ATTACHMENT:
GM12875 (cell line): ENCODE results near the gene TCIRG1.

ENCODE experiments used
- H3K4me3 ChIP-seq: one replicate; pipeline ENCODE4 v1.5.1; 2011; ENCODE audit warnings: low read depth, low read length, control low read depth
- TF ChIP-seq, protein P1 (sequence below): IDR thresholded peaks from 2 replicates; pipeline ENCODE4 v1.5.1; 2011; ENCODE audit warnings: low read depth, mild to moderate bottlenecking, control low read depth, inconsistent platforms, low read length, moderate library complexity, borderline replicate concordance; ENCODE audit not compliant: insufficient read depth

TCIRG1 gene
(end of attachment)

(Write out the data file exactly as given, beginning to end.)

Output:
GM12875 (cell line): ENCODE results near the gene TCIRG1.

ENCODE experiments used
- H3K4me3 ChIP-seq: one replicate; pipeline ENCODE4 v1.5.1; 2011; ENCODE audit warnings: low read depth, low read length, control low read depth
- TF ChIP-seq, protein P1 (sequence below): IDR thresholded peaks from 2 replicates; pipeline ENCODE4 v1.5.1; 2011; ENCODE audit warnings: low read depth, mild to moderate bottlenecking, control low read depth, inconsistent platforms, low read length, moderate library complexity, borderline replicate concordance; ENCODE audit not compliant: insufficient read depth

TCIRG1 gene